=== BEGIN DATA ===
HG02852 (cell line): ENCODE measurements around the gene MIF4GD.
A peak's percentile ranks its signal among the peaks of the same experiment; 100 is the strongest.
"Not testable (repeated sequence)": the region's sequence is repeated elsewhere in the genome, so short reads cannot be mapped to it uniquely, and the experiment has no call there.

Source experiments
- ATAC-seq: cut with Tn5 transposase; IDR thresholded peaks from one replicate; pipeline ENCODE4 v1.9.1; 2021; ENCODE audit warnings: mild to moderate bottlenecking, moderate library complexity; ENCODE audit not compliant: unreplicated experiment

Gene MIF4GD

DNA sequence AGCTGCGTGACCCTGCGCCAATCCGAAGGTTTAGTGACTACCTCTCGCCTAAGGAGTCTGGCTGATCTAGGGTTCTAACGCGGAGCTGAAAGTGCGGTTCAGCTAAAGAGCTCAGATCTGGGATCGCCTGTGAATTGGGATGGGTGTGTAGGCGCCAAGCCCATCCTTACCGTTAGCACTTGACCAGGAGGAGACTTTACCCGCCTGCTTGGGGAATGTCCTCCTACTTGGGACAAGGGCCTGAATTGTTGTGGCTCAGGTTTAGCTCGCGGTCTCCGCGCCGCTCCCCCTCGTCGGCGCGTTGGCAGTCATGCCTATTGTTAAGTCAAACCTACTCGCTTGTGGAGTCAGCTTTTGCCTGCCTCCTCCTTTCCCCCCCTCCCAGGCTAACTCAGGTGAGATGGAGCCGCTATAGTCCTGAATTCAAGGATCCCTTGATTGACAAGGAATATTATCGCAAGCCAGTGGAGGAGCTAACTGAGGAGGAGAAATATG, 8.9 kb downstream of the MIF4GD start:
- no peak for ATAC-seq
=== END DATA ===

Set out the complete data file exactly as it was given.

HG02852 (cell line): ENCODE measurements around the gene MIF4GD.
A peak's percentile ranks its signal among the peaks of the same experiment; 100 is the strongest.
"Not testable (repeated sequence)": the region's sequence is repeated elsewhere in the genome, so short reads cannot be mapped to it uniquely, and the experiment has no call there.

Source experiments
- ATAC-seq: cut with Tn5 transposase; IDR thresholded peaks from one replicate; pipeline ENCODE4 v1.9.1; 2021; ENCODE audit warnings: mild to moderate bottlenecking, moderate library complexity; ENCODE audit not compliant: unreplicated experiment

Gene MIF4GD

DNA sequence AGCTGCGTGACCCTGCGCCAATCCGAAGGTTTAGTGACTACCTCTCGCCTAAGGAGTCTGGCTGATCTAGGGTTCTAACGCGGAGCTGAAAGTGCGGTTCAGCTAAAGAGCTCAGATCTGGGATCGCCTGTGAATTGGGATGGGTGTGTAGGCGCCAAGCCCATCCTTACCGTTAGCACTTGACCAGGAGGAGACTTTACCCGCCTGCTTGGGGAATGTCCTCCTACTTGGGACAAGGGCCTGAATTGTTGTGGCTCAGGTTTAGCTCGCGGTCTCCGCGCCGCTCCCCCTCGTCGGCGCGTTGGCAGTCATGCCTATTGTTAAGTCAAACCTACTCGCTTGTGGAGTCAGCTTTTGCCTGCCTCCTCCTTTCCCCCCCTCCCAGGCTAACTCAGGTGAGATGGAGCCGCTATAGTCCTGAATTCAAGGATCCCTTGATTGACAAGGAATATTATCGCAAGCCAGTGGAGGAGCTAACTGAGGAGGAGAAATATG, 8.9 kb downstream of the MIF4GD start:
- no peak for ATAC-seq